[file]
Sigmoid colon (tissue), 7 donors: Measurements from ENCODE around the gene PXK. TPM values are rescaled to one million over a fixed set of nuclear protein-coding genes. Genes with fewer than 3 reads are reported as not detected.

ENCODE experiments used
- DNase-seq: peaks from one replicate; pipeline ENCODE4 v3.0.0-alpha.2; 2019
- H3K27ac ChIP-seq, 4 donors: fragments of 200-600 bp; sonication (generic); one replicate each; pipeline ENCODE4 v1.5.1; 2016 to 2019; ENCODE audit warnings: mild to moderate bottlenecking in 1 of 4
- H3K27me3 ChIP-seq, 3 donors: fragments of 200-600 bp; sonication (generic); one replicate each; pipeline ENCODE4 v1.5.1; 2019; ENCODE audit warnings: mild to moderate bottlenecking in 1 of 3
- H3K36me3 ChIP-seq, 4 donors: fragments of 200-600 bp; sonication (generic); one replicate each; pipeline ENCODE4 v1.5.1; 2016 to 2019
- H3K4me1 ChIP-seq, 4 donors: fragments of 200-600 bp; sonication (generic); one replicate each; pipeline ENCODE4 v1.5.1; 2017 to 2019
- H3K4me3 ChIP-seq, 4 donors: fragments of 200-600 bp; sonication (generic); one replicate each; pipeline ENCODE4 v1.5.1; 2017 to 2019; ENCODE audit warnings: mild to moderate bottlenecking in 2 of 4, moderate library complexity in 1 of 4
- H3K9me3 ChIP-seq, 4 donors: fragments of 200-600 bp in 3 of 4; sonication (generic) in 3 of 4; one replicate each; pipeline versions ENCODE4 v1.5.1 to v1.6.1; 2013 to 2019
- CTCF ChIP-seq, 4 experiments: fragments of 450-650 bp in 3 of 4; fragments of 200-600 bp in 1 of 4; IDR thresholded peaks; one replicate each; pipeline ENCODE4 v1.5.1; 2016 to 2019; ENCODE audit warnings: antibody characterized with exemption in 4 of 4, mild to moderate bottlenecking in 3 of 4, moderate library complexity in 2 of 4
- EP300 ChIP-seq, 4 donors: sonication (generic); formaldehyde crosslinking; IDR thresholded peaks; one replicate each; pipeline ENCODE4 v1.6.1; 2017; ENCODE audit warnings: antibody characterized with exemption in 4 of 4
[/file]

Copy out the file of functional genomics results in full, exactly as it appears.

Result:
Sigmoid colon (tissue), 7 donors: Measurements from ENCODE around the gene PXK. TPM values are rescaled to one million over a fixed set of nuclear protein-coding genes. Genes with fewer than 3 reads are reported as not detected.

ENCODE experiments used
- DNase-seq: peaks from one replicate; pipeline ENCODE4 v3.0.0-alpha.2; 2019
- H3K27ac ChIP-seq, 4 donors: fragments of 200-600 bp; sonication (generic); one replicate each; pipeline ENCODE4 v1.5.1; 2016 to 2019; ENCODE audit warnings: mild to moderate bottlenecking in 1 of 4
- H3K27me3 ChIP-seq, 3 donors: fragments of 200-600 bp; sonication (generic); one replicate each; pipeline ENCODE4 v1.5.1; 2019; ENCODE audit warnings: mild to moderate bottlenecking in 1 of 3
- H3K36me3 ChIP-seq, 4 donors: fragments of 200-600 bp; sonication (generic); one replicate each; pipeline ENCODE4 v1.5.1; 2016 to 2019
- H3K4me1 ChIP-seq, 4 donors: fragments of 200-600 bp; sonication (generic); one replicate each; pipeline ENCODE4 v1.5.1; 2017 to 2019
- H3K4me3 ChIP-seq, 4 donors: fragments of 200-600 bp; sonication (generic); one replicate each; pipeline ENCODE4 v1.5.1; 2017 to 2019; ENCODE audit warnings: mild to moderate bottlenecking in 2 of 4, moderate library complexity in 1 of 4
- H3K9me3 ChIP-seq, 4 donors: fragments of 200-600 bp in 3 of 4; sonication (generic) in 3 of 4; one replicate each; pipeline versions ENCODE4 v1.5.1 to v1.6.1; 2013 to 2019
- CTCF ChIP-seq, 4 experiments: fragments of 450-650 bp in 3 of 4; fragments of 200-600 bp in 1 of 4; IDR thresholded peaks; one replicate each; pipeline ENCODE4 v1.5.1; 2016 to 2019; ENCODE audit warnings: antibody characterized with exemption in 4 of 4, mild to moderate bottlenecking in 3 of 4, moderate library complexity in 2 of 4
- EP300 ChIP-seq, 4 donors: sonication (generic); formaldehyde crosslinking; IDR thresholded peaks; one replicate each; pipeline ENCODE4 v1.6.1; 2017; ENCODE audit warnings: antibody characterized with exemption in 4 of 4